Robert Whittaker is more prepared for the weight that comes with being a UFC world champion heading into his rematch with Israel Adesanya.
Whittaker will challenge Adesanya for the middleweight title in a rematch in the main event of UFC 271 on Feb. 12 at the Toyota Center in Houston. In their first meeting at UFC 243, Adesanya became champion when he knocked out Whittaker in the second round.
“The Reaper” was a loss that took much away. Whittaker hopes to leave the Lone Star State this year with his head high, but with more effort.
“Moving into this next fight with how happy I am, how satisfied and confident in myself, in my life, and in my career at the moment, I’m gonna go into this fight and give it my absolute everything, the best of everything that I have, and be satisfied walking out of there,” Whittaker said. The overwhelming feeling after that fight was, well, dissatisfaction. It was hard to be happy. Unsatisfied. I feel moving into this next fight I’m going to get that satisfaction.”
Whittaker admits that he may not have been fully prepared for what being a world champion entailed. During his battle back to the opportunity to right the wrong against Adesanya — which includes wins over Darren Till, Jared Cannonier and Kelvin Gastelum — he’s had the time to reflect on his first run with the title.
Other fighters who have held the title such as Rose Namajunas, Anderson Silva, and Demetrious Johnson have been open about life as king or queen of a division, and how losing the title actually created a feeling of freedom in a way. Whittaker can attest to that, along with the growth he’s accumulated since losing the 185-pound belt.
“There’s some similarities for sure,” Whittaker told MMA Fighting. The person I am now is vastly different than the one I was before I got the belt. It has made me happier and more content with my life than ever before. The second time I get the belt, I will have a better idea of the direction I want it to take.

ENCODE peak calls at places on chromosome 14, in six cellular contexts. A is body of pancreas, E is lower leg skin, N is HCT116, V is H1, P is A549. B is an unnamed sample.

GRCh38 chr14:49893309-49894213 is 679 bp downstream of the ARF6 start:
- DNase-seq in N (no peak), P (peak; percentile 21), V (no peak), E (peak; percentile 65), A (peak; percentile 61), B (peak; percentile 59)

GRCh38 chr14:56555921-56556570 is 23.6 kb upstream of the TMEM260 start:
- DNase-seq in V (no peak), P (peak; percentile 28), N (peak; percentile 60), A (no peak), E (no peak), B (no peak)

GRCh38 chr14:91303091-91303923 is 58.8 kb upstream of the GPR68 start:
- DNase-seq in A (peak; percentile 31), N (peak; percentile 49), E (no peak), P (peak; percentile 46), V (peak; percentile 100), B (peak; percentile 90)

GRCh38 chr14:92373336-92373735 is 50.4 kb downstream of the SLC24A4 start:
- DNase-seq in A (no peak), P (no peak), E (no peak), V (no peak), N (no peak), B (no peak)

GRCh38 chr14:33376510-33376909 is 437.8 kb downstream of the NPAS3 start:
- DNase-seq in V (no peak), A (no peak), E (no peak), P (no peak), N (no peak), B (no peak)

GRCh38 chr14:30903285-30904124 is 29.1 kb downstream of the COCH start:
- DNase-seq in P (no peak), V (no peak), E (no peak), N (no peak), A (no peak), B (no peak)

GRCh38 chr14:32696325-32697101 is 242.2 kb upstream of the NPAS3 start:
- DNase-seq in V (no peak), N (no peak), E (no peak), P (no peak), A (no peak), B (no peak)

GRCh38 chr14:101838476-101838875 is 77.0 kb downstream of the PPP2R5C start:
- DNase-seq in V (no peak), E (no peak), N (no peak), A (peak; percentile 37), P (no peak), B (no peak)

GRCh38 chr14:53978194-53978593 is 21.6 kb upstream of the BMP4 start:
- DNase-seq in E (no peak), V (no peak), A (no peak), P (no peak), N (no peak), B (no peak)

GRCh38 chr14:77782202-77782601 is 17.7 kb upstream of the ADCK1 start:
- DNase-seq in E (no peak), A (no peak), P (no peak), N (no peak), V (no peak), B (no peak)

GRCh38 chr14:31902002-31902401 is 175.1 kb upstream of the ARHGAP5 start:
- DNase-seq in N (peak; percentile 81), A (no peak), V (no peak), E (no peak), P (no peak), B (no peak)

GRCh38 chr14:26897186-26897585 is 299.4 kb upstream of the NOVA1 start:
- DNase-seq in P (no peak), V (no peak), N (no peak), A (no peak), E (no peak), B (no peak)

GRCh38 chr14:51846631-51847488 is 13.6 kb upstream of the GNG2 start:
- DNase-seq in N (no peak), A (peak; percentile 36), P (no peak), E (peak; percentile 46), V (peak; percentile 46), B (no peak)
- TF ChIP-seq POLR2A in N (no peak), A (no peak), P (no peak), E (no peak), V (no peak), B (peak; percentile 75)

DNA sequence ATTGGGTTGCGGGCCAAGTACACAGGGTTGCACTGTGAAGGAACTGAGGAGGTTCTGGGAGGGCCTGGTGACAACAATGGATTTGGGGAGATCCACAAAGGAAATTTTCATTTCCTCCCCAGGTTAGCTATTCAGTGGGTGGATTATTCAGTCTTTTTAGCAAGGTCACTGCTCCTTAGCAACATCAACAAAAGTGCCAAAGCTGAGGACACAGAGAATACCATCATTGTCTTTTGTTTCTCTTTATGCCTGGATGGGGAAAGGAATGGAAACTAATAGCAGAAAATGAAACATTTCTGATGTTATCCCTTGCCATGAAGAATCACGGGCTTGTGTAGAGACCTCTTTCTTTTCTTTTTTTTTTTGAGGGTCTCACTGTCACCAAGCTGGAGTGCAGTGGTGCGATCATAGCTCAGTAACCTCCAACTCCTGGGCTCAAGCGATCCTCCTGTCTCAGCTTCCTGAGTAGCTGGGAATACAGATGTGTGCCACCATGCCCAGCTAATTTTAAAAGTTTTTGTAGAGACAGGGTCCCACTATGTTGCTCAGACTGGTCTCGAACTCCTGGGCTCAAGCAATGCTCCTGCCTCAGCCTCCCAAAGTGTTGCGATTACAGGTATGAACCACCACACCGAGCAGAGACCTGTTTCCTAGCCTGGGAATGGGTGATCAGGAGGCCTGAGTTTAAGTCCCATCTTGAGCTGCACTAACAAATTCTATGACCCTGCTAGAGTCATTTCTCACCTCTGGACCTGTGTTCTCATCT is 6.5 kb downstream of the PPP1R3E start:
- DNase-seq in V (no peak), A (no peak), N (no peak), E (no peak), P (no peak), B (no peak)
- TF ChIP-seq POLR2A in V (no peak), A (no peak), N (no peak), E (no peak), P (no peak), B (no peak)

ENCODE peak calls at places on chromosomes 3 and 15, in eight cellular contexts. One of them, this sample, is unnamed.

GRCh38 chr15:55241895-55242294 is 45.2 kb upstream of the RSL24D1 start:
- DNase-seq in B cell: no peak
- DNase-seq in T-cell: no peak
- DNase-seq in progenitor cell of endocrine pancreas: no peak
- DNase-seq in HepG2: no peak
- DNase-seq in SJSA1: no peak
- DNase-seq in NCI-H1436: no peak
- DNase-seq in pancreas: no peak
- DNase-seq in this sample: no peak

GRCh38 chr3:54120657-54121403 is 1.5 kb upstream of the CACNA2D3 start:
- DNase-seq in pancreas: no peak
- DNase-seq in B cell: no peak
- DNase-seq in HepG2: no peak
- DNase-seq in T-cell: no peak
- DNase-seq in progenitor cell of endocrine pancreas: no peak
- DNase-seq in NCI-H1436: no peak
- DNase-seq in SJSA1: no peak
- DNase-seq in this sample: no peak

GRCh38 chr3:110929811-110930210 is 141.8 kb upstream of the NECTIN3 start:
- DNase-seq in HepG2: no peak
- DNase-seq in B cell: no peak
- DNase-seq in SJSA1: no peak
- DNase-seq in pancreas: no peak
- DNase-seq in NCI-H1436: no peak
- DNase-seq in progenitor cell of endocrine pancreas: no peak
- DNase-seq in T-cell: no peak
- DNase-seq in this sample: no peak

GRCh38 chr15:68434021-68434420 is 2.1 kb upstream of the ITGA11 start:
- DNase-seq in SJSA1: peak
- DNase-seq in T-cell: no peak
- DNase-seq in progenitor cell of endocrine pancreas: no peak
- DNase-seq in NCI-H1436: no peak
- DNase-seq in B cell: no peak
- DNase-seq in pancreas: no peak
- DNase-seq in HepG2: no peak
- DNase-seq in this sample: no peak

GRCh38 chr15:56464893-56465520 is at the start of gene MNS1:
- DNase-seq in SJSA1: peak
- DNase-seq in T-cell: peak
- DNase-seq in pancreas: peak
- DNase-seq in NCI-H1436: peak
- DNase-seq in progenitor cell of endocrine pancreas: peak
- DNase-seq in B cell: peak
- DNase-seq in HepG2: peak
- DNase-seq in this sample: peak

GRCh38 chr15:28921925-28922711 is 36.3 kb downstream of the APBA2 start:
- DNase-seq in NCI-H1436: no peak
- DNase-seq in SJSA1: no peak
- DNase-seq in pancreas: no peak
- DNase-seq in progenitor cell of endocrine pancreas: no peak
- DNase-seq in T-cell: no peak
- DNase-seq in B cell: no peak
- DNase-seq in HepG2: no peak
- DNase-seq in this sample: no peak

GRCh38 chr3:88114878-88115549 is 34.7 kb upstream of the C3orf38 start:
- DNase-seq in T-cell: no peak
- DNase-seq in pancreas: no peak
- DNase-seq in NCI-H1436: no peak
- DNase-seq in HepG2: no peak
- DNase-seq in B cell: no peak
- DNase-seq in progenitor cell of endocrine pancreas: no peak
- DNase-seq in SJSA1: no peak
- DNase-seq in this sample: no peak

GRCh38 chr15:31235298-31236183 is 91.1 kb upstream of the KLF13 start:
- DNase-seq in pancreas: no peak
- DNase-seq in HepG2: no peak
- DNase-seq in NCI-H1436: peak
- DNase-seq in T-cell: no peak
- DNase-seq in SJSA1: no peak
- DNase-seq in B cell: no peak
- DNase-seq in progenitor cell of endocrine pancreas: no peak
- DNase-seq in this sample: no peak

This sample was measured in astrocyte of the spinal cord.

“There’s that whole thing that some fighters lose their drive once they reach their target, their goal. Although I doubt that I ever suffered that kind of suffering, it is something I can remember. It was an aspect of what I did, because I enjoyed the progression in my career. It was a pleasure to be [ranked] Number. 11, then No. 8, then up to No. 7. I loved that progression, I’m a gamer at heart — in my head, that just appeals to me. I think I needed time to come to grips with the title and how that changed the dynamic. Unfortunately, once you reach the top you don’t get much time .”
Since capturing the title, Adesanya successfully defended against Yoel Romero, Paulo Costa and Marvin Vettori. “The Last Stylebender” also looked to make history and become a two-division champion but came up short in his bid to capture the light heavyweight title at UFC 259 this past March, dropping a unanimous decision to then champ Jan Blachowicz.
There’s an old Shakespearean saying, “Heavy is the head the wears the crown,” which in essence is something Whittaker has been thinking about since his first reign came to an end. Should he walk out of Houston with gold around his waist on Feb. 13, Whittaker will be ready for it.
” Many people believe that winning the title of champion is easier than actually holding it. Whittaker said this because the fights are hard and the outside factors involved in being the champion make the difference. “You’re the champ, you’ve got the belt, you know how to fight. There is no doubt that the skill set of these fighters are very high. However, you were not affected by the same factors.
“It was not until I got the belt and lost it that I decided to take a step back from the game and look into my soul. I looked at my thoughts and realized why I do what I do. I also understood what my true legacy is. I asked for advice on how to make people feel about me, my behavior, my goals, and the impact I would like to have on others. This was all due to some soul-searching after the loss.